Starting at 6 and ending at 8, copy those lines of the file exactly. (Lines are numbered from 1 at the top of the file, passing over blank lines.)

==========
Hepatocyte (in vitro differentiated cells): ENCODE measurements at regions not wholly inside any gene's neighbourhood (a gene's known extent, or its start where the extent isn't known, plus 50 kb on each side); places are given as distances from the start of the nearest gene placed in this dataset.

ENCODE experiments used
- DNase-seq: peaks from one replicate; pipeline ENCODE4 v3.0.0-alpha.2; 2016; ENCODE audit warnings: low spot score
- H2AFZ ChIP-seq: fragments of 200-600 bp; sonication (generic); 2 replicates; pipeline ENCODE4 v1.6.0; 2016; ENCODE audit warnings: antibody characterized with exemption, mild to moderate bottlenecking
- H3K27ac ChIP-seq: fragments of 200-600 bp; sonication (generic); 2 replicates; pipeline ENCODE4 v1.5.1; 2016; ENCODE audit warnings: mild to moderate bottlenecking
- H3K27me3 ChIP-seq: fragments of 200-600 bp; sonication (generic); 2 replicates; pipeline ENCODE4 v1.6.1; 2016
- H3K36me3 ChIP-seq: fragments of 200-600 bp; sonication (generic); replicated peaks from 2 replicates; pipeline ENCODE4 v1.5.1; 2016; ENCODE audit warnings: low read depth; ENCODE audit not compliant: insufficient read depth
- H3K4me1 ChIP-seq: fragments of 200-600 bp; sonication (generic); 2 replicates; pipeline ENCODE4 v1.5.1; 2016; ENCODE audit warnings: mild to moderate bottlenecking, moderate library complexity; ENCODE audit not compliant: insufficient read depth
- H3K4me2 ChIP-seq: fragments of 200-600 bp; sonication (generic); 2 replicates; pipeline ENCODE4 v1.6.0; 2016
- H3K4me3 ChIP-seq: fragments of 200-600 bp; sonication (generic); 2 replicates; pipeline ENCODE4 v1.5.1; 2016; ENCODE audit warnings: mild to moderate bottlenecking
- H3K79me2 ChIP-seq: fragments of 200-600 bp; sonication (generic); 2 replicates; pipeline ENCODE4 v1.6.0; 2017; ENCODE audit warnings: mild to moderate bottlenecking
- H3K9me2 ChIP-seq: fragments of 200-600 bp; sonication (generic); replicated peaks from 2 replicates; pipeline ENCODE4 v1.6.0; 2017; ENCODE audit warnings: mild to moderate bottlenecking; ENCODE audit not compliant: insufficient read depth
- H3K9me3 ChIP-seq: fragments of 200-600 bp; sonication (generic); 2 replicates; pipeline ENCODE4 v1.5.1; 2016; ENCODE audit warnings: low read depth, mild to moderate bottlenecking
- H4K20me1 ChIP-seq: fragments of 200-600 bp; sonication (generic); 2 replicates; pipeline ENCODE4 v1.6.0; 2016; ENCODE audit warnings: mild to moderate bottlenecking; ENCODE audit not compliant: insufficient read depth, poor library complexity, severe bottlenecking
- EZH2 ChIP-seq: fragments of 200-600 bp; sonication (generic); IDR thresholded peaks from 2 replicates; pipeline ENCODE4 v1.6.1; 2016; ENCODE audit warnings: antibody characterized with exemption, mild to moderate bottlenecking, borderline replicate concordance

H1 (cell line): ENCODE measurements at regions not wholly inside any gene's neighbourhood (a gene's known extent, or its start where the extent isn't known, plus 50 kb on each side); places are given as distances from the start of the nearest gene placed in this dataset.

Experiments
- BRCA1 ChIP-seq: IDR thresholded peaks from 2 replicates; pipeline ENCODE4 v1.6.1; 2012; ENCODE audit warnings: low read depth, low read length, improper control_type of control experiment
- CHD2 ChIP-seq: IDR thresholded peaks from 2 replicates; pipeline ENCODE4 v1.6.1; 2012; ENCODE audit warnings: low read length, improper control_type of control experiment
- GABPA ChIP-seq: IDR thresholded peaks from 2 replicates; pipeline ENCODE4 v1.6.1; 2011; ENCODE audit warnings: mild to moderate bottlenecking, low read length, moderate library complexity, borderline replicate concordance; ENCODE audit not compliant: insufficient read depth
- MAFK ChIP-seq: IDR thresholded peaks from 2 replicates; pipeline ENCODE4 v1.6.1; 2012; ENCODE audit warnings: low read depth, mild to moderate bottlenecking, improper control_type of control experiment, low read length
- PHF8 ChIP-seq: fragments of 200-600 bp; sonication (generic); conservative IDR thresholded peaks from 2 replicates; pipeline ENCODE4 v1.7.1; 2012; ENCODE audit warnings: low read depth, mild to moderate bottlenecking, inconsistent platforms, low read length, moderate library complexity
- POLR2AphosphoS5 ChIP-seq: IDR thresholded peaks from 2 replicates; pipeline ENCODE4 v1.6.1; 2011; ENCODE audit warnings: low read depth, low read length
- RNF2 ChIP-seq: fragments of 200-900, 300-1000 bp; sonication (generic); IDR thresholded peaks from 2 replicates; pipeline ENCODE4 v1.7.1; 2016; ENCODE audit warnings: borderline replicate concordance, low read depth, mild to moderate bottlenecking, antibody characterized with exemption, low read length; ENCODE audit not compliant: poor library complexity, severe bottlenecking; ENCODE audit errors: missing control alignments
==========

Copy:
- H3K27me3 ChIP-seq: fragments of 200-600 bp; sonication (generic); 2 replicates; pipeline ENCODE4 v1.6.1; 2016
- H3K36me3 ChIP-seq: fragments of 200-600 bp; sonication (generic); replicated peaks from 2 replicates; pipeline ENCODE4 v1.5.1; 2016; ENCODE audit warnings: low read depth; ENCODE audit not compliant: insufficient read depth
- H3K4me1 ChIP-seq: fragments of 200-600 bp; sonication (generic); 2 replicates; pipeline ENCODE4 v1.5.1; 2016; ENCODE audit warnings: mild to moderate bottlenecking, moderate library complexity; ENCODE audit not compliant: insufficient read depth